Unless you’ve been hibernating in a cave, you’ve seen iconic images of Huka Falls, Nevis Bluff, and Maruia Falls; these visually stunning pieces of whitewater put a fire in my belly. After missing levels for Huka Falls, it was awesome to paddle Maruia Falls during Buller Fest, and the Nevis Bluff rapids. Don’t be put off by the Nevis Buff’s volume; at low flows, there is time to make the lines, and the holes become a lot less intimidating.

I was blown away by my time in New Zealand; kayaking took me off the busy tourist trail, allowing me to see the real country, make good friends, and have some brilliant adventures; I would totally recommend a trip out here, whether it’s a 2 week ‘smash and grab’, or a 2 year working-holiday visa-odyssey; get involved!

Friends enjoying stories and laughs round the fire deep in the NZ wilderness.

Thanks to Pyranha for their much appreciated support, and to Long Cloud Kayaks in Christchurch for shipping my 9R out!



Albert Kerr Wins Gold at the 1977 ICF Canoe Slalom World Championships, Spittal

In July, it will be 40 years since Albert Kerr from Carlisle Canoe Club, won the World Slalom Championships in Spittal Austria, using a Pyranha Elite Equipe.

Albert’s super-human performance was a surprise to many, though not to those of us who knew him; the local paper the next day was headlined, ‘Mr. Nobody Wins the World Championships’, but Albert was far from that, proven by his 11 second winning margin.

Only once before, in 1959, had a Brit won a Worlds when Paul Farrant won in Geneva, and since then we had some great paddlers with Dave Mitchell gaining a Silver, but German manufacturers had a stranglehold on design, with the British Team often only getting last year’s models from Klepper, then Prijon and Lettman.

I had been to the annual Easter slalom at Grandtully with my early slalom designs in 1974, and said to a friend, Tony Young, that I would make a world competitive Slalom Kayak, and set about a development programme with annual design evolution (an approach which has remained central to Pyranha to this day).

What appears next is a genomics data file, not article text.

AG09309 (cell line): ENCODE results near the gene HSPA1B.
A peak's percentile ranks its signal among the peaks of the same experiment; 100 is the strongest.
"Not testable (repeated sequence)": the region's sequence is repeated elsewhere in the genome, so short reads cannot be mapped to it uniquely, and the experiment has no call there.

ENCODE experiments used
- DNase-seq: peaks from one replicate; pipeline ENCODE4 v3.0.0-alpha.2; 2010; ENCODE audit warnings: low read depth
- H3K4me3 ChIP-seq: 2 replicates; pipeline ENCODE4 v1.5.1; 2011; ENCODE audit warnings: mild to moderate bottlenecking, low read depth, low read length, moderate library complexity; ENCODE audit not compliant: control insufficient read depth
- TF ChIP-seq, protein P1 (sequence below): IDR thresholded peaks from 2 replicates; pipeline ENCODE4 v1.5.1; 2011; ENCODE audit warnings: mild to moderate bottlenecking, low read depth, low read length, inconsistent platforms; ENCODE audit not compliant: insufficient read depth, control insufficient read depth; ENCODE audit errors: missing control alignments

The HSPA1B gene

In 1975, we had developed a new design, the Elite, which we cut down for the Elite SS, and I supported Nicky Wain, Alan Edge, and Peggy Nutt (later Mitchell) with Nicky and Alan coming a great 7th and 8th in the Skopje (Yugoslavia as it was then) Worlds.

For 1977, the design evolved to the Elite Equipe, and to try to ensure it was right, Nicky Wain, Alan Edge, Albert Kerr, and I drove the Pyranha van out to Spittal to recce the Worlds course.

The boys were on form, and we thought we had the design right, though Albert, the strongest, and occasionally the most inconsistent, wanted a bit more volume, so we added an inch (25mm) in the gunwales for his race boat. Made of Kevlar and Vinylester Resin, they weighed 17 lbs (7.7kgs) with their red glitter decks.

On race day, Albert went very early on as he was not one of the favourites; his speed and clean run was a shock to many, and one by one they tried to beat him. Albert made one break out in particular which nobody else could make, setting a very high bar for the others.

The spectators lining the road along the course and in the grandstand roared encouragement to their local heroes.

The British Team supporters ran down the road following their athletes cheering them on, ‘UP! UP! UP!’, trying to make up for the lack of noise and encouragement from the other spectators.

When a gate was hit, the spectators would fall silent; when the time wasn’t fast enough, they would fall silent, and cheer again when the next hero started. One by one they failed; Dieter Forstl, Germany’s great hope failed, and then the super local hero, Austria’s great Norbert Sattler, Olympic Silver medallist at Munich 5 years previous, started his run; the crowd roared louder than before, willing him on. His time was close to Albert’s, gate after gate was clean until close to the end, he hit a pole; the crowd went silent, for a split second you could hear a pin drop, and then the British supporters went berserk.

Albert had won, and the Slalom world shifted on its axis.

I remember looking up at a blue, cloudless sky, and thanking God; I was totally drained. Countless people and manufacturing competitors congratulating me; our design was good, but it was Albert’s day, and I will always be grateful to have helped.